Skip to main content
Report this ad

See also:

Voluntary recall: New ExtenZe 'natural male enhancement' not so natural

Anyone watching television late in the evening has seen the ads for "natural male enhancement" products -- dietary supplements whose manufacturers imply that users will have increased libido and unimpaired sexual performance. Because these products are dietary supplements, rather than drugs, they are regulated in a different way by the FDA than pharmaceutical products. Dietary supplements aim to fill nutritional gaps left by improper food intake; their manufacturers are responsible for determining that any claims they make about the products are not misleading. The FDA's role in regulations dietary supplements is chiefly to attempt to ensure their safety, much the way the agency tries to make sure that food processed in the United States is safe for consumption.

Jerry Hall is the face of Levitra, a PDE5 inhibitor used to treat erectile dysfunction
Photo by Handout/Getty Images

Another component of being regulated by the FDA is the requirement that all ingredients be listed on the label of dietary supplements. Ingredients intended to fulfill the "supplement" component of the product are listed in a section entitled "Supplement Facts," and other ingredients meant to provide color, flavor, or other similar features are listed in an "other ingredient" statement on the label. Unfortunately for Midwest Wholesale, a crucial ingredient was not listed on the labels for several of its "natural male enhancement" products, including Boost, Sexy Monkey, and "new" ExtenZe.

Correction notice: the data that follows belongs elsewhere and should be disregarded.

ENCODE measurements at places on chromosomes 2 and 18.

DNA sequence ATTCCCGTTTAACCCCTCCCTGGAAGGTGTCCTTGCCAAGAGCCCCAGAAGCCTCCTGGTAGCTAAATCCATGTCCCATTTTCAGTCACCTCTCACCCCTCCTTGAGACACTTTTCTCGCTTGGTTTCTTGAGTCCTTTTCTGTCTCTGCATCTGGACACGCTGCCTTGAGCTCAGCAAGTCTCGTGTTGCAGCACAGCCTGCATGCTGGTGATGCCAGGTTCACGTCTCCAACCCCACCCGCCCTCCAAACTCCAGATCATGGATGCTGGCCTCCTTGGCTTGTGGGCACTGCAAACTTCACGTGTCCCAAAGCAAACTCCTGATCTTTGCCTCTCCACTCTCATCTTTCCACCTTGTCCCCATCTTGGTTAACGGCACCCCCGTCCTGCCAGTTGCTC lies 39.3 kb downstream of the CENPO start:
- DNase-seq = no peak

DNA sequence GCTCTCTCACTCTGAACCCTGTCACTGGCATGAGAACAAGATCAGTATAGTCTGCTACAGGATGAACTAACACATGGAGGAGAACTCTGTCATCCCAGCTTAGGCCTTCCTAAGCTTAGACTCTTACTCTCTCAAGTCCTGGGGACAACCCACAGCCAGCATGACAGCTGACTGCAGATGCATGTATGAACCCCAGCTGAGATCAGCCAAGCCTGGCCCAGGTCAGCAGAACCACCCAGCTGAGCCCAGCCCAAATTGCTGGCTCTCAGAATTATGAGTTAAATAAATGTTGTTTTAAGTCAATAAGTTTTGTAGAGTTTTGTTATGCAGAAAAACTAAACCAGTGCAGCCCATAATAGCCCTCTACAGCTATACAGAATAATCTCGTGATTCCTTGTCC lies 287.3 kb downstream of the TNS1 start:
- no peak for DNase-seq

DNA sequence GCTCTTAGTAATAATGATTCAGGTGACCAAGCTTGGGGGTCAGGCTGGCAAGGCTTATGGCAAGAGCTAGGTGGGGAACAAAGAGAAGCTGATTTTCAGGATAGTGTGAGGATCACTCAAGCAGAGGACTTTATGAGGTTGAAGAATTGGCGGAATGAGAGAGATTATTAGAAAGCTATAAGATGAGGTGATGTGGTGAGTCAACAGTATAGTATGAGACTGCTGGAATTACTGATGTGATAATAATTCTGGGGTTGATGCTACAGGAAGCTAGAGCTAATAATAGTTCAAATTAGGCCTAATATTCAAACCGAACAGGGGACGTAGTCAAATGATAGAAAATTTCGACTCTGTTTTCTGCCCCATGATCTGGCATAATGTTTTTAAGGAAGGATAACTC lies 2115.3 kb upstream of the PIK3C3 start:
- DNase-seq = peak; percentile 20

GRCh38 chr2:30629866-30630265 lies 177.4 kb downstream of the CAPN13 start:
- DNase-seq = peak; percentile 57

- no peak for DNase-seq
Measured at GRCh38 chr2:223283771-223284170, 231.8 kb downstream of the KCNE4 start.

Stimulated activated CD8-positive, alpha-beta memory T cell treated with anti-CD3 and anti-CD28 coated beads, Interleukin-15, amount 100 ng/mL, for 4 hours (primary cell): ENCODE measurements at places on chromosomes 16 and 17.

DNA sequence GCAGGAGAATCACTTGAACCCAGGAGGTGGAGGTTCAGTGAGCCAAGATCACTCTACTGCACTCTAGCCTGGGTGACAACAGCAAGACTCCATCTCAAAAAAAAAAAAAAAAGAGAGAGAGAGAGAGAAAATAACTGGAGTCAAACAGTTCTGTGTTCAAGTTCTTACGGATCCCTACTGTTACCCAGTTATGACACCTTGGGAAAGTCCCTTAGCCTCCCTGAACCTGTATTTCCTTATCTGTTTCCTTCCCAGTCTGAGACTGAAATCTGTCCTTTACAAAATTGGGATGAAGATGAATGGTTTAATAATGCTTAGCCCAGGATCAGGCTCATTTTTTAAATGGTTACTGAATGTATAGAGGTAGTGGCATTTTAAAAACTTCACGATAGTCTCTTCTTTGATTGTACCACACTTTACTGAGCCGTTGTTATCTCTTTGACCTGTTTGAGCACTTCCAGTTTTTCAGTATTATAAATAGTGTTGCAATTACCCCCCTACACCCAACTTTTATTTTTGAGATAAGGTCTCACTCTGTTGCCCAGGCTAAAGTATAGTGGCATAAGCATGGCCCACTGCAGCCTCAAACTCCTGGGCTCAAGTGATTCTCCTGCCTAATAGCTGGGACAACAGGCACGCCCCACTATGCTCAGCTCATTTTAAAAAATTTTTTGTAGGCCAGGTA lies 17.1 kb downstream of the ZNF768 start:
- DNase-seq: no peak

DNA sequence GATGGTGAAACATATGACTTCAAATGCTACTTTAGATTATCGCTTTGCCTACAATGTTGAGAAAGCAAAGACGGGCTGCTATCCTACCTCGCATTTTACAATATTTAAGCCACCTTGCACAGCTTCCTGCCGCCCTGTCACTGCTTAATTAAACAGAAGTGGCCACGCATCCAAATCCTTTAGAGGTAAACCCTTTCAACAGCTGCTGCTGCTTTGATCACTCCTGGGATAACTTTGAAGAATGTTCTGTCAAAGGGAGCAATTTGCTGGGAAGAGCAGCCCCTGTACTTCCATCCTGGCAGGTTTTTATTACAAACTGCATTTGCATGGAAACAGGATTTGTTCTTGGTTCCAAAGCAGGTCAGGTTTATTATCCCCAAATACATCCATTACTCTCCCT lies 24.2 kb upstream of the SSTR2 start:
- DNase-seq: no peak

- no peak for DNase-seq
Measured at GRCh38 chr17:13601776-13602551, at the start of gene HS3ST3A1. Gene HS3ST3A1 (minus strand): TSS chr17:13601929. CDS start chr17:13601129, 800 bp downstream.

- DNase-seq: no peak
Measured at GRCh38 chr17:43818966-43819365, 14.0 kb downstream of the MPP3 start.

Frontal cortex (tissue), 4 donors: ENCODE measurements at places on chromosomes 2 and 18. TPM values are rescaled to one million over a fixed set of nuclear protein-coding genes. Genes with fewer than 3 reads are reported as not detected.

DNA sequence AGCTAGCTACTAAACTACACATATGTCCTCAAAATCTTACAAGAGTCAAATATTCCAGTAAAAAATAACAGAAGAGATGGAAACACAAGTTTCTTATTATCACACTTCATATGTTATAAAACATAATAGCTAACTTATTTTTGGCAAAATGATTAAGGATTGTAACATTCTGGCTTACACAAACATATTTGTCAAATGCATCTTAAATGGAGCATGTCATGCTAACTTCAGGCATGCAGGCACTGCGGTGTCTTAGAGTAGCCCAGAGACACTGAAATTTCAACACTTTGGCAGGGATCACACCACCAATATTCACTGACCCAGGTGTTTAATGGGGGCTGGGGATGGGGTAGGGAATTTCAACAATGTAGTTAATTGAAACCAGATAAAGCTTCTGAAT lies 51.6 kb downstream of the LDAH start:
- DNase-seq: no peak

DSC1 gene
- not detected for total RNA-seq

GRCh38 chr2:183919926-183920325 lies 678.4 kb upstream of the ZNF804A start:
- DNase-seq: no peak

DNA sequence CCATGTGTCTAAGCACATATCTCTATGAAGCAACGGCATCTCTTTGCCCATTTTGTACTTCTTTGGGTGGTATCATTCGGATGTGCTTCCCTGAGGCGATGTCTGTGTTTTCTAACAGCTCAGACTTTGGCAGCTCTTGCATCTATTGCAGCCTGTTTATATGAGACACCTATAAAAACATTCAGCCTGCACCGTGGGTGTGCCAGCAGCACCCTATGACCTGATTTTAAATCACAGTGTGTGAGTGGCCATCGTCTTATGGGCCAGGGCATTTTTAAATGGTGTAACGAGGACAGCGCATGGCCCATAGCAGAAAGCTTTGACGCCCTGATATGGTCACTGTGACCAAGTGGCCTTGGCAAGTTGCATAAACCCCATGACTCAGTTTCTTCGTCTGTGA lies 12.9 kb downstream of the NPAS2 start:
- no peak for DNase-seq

According to the manufacturer's voluntary recall statement, several of the company's products distributed between August 2013 and October 2013 contain undeclared sildenafil and / or tadalafil. The names of those compounds are likely familiar to readers of this column as the active ingredients in Viagra and Cialis, respectively. Sildenafil, tadalafil, and vardenafil (the active ingredient in Levitra) are PDE5 inhibitors: drugs that block the degradation of cyclic GMP by phosphodiesterase type 5. It is easy to see why Midwest Wholesale would pull ExtenZe, Triple MiracleZen Platinum, and similar products from stores: although sildenafil and tadalafil are off-patent, companies that wish to manufacture and market generic versions of these drugs must file abbreviated new drug applications (ANDAs) before doing so.

Midwest Wholesale has indicated that the products containing undeclared PDE5 inhibitors were distributed over a short period of time during the late summer and early fall of 2013. Photos of the relevant packaging are available here and here (the FDA's Flickr photostream), and lot numbers are listed here. Individuals seeking natural remedies for impaired sexual performance may wish to consult the article "Exploring scientifically proven herbal aphrodisiacs," published in the January 2013 issue of Pharmacognosy Review. The full text of this article is available free of charge from the National Libraries of Medicine.

Report this ad